Volume 56(3) — July 2007

Tropical cyclones in a warmer climate

by Lennart Bengtsson*

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Introduction

 
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Tropical cyclones are among the most devastating of natural disasters, frequently causing loss of human life and serious economic damage. This is because of ocean storm surges in coastal regions, destructive winds and flash floods resulting from excessive precipitation. The annual cost for the USA has been estimated at US$5-10billion but, after the extensive damage caused during the active 2005 hurricane season, including hurricane Katrina, with damage estimated at some US$85billion, the figure is likely to increase.

In New Orleans and neighbouring communities, which were partly destroyed by Katrina, some 1800 lives were lost. The situation would have been significantly worse, however,  without accurate weather predictions and warning systems. During a tropical storm in 1970 in Bangladesh, more than 300 000 people were killed—as many as during the Sumatra earthquake of December 2004. The increasingly accurate prediction for tropical cyclones is one of the great achievements of international meteorology during the last two decades.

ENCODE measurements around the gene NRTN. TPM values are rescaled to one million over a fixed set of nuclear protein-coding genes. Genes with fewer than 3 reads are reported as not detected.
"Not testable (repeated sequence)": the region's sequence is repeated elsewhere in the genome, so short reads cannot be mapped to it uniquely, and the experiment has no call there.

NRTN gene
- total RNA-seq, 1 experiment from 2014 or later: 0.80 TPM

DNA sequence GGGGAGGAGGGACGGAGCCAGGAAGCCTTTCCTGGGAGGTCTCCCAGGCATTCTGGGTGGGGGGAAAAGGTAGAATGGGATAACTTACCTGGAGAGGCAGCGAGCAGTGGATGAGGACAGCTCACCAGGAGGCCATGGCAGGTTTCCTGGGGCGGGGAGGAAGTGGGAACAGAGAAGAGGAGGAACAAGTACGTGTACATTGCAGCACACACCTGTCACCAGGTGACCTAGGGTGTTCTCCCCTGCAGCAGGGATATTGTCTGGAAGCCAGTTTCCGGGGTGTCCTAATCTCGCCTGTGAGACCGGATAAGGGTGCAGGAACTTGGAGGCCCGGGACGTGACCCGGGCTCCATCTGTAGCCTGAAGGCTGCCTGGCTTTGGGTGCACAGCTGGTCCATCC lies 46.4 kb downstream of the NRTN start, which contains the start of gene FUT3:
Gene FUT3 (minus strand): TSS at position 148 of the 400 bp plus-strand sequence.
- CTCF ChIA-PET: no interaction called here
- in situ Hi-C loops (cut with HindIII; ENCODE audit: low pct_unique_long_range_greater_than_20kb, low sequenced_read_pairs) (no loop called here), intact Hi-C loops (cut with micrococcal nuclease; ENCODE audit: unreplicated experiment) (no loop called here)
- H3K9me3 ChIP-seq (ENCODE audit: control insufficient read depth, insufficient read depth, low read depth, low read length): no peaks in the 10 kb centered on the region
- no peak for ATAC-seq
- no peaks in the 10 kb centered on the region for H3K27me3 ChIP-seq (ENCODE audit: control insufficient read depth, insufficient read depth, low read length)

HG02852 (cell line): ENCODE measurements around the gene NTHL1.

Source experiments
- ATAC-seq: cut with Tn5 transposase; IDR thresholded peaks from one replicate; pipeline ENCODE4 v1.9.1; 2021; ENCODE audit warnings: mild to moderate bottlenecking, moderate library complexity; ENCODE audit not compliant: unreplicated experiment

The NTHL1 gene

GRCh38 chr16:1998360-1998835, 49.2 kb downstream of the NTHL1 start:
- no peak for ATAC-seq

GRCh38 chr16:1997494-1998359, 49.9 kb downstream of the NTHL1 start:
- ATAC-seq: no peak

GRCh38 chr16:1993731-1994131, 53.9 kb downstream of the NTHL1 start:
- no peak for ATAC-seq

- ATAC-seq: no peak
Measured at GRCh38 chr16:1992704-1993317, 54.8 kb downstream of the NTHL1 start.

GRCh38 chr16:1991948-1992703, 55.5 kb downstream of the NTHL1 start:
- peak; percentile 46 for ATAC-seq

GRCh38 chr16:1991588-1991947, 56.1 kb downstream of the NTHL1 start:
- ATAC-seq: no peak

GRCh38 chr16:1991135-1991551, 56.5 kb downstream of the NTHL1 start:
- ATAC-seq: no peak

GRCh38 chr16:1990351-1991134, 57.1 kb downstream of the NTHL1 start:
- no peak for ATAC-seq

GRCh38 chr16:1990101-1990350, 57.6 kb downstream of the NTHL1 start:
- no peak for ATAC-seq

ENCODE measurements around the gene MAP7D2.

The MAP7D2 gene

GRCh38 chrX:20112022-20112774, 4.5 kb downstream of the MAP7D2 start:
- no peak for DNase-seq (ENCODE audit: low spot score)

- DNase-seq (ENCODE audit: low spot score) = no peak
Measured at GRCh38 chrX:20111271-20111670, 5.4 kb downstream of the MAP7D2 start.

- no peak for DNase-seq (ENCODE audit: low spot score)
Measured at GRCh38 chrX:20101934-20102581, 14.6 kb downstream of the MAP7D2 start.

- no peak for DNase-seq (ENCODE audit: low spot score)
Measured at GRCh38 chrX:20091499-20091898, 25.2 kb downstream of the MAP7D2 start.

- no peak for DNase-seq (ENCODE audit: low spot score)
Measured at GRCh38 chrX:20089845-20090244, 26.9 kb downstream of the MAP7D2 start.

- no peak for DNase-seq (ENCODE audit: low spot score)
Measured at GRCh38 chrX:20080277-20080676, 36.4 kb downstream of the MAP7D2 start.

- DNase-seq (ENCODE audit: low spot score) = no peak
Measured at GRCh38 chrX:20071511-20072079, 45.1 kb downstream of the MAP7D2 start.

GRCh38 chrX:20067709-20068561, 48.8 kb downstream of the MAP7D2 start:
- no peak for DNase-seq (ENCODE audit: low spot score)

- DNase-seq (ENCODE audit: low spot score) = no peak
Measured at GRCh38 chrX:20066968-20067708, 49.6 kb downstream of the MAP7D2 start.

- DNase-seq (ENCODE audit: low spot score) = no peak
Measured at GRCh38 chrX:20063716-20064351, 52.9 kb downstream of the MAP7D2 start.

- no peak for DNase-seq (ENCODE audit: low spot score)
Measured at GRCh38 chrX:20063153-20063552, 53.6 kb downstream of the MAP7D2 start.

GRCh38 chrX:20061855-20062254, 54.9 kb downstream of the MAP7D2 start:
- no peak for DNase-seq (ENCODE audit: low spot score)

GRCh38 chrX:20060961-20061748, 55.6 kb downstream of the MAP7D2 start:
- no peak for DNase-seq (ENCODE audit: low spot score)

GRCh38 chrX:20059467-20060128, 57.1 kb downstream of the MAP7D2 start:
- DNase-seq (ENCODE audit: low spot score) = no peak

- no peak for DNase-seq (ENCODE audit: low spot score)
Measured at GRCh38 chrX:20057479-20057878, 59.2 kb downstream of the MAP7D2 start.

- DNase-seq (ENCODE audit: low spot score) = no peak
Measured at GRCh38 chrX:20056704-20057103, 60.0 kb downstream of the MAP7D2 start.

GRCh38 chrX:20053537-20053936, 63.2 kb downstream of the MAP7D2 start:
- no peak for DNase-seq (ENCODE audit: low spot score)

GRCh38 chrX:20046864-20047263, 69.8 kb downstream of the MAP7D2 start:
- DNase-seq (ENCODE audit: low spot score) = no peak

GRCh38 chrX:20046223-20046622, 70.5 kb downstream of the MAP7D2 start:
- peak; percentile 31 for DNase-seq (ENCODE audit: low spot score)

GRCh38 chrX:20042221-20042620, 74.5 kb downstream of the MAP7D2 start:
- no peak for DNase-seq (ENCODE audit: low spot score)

Lennart Bengtsson was awarded WMO’s prestigious IMO Prize in 2006. He was interviewed in WMO Bulletin 53(3) (July 2004).  

Tropical cyclones are low-pressure systems, which originate over tropical and subtropical oceans. They are characterized by organized convection and a well-developed cyclonic circulation at the surface.

A weak cyclonic circulation may intensify into a tropical cyclone. The boundary layer friction in such an onset vortex causes the air to spiral inward towards the storm centre. Clouds near the centre become organized into spiral rain-bands and eventually into an eye wall by the strong rotation of the vortex. As the winds strengthen and surface pressure decreases, increasing amounts of water are extracted from the warm ocean. The air rises and cools and water vapour condenses,  releasing latent heat. The heating leads to a further intensification, in turn increasing surface wind and evaporation. The storm will continue to intensify until the energy input by surface evaporation is balanced by frictional dissipation. In this process, a well-developed tropical cyclone converts ocean heat energy into mechanical energy of the winds like a steam engine or Carnot engine (Emanuel, 1988).